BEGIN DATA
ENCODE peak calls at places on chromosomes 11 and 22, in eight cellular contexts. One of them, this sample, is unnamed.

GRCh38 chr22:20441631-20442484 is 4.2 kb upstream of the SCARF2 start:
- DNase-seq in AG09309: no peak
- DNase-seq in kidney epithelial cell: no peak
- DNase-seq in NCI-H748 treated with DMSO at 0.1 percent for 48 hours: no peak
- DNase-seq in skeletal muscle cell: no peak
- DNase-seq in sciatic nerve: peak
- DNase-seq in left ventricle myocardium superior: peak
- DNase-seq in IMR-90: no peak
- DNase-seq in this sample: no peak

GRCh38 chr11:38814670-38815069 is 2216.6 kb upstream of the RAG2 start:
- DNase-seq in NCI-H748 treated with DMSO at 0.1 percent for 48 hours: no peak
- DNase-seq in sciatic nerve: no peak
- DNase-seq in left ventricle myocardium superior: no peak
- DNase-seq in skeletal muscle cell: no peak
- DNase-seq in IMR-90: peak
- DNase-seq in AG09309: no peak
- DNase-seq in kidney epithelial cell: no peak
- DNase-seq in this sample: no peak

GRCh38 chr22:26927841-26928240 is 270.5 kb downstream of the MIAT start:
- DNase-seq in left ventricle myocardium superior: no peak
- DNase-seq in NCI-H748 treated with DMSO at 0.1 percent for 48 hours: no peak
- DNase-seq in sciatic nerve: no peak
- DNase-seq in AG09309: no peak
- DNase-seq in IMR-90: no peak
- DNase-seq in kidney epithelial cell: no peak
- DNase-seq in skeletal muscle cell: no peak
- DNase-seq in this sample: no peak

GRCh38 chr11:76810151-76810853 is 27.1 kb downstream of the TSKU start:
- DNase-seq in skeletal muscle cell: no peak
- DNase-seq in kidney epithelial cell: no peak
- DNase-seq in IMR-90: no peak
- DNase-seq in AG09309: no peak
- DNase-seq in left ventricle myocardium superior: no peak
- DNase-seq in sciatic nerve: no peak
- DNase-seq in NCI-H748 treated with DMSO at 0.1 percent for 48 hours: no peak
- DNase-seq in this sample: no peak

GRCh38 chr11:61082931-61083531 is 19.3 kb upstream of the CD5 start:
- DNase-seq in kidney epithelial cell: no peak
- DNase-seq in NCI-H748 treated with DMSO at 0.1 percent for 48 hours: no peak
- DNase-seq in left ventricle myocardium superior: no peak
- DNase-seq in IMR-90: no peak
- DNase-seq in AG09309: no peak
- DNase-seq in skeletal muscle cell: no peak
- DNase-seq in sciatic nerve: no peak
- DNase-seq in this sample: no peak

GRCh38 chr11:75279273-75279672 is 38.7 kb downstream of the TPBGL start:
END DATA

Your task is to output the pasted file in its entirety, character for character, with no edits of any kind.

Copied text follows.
ENCODE peak calls at places on chromosomes 11 and 22, in eight cellular contexts. One of them, this sample, is unnamed.

GRCh38 chr22:20441631-20442484 is 4.2 kb upstream of the SCARF2 start:
- DNase-seq in AG09309: no peak
- DNase-seq in kidney epithelial cell: no peak
- DNase-seq in NCI-H748 treated with DMSO at 0.1 percent for 48 hours: no peak
- DNase-seq in skeletal muscle cell: no peak
- DNase-seq in sciatic nerve: peak
- DNase-seq in left ventricle myocardium superior: peak
- DNase-seq in IMR-90: no peak
- DNase-seq in this sample: no peak

GRCh38 chr11:38814670-38815069 is 2216.6 kb upstream of the RAG2 start:
- DNase-seq in NCI-H748 treated with DMSO at 0.1 percent for 48 hours: no peak
- DNase-seq in sciatic nerve: no peak
- DNase-seq in left ventricle myocardium superior: no peak
- DNase-seq in skeletal muscle cell: no peak
- DNase-seq in IMR-90: peak
- DNase-seq in AG09309: no peak
- DNase-seq in kidney epithelial cell: no peak
- DNase-seq in this sample: no peak

GRCh38 chr22:26927841-26928240 is 270.5 kb downstream of the MIAT start:
- DNase-seq in left ventricle myocardium superior: no peak
- DNase-seq in NCI-H748 treated with DMSO at 0.1 percent for 48 hours: no peak
- DNase-seq in sciatic nerve: no peak
- DNase-seq in AG09309: no peak
- DNase-seq in IMR-90: no peak
- DNase-seq in kidney epithelial cell: no peak
- DNase-seq in skeletal muscle cell: no peak
- DNase-seq in this sample: no peak

GRCh38 chr11:76810151-76810853 is 27.1 kb downstream of the TSKU start:
- DNase-seq in skeletal muscle cell: no peak
- DNase-seq in kidney epithelial cell: no peak
- DNase-seq in IMR-90: no peak
- DNase-seq in AG09309: no peak
- DNase-seq in left ventricle myocardium superior: no peak
- DNase-seq in sciatic nerve: no peak
- DNase-seq in NCI-H748 treated with DMSO at 0.1 percent for 48 hours: no peak
- DNase-seq in this sample: no peak

GRCh38 chr11:61082931-61083531 is 19.3 kb upstream of the CD5 start:
- DNase-seq in kidney epithelial cell: no peak
- DNase-seq in NCI-H748 treated with DMSO at 0.1 percent for 48 hours: no peak
- DNase-seq in left ventricle myocardium superior: no peak
- DNase-seq in IMR-90: no peak
- DNase-seq in AG09309: no peak
- DNase-seq in skeletal muscle cell: no peak
- DNase-seq in sciatic nerve: no peak
- DNase-seq in this sample: no peak

GRCh38 chr11:75279273-75279672 is 38.7 kb downstream of the TPBGL start: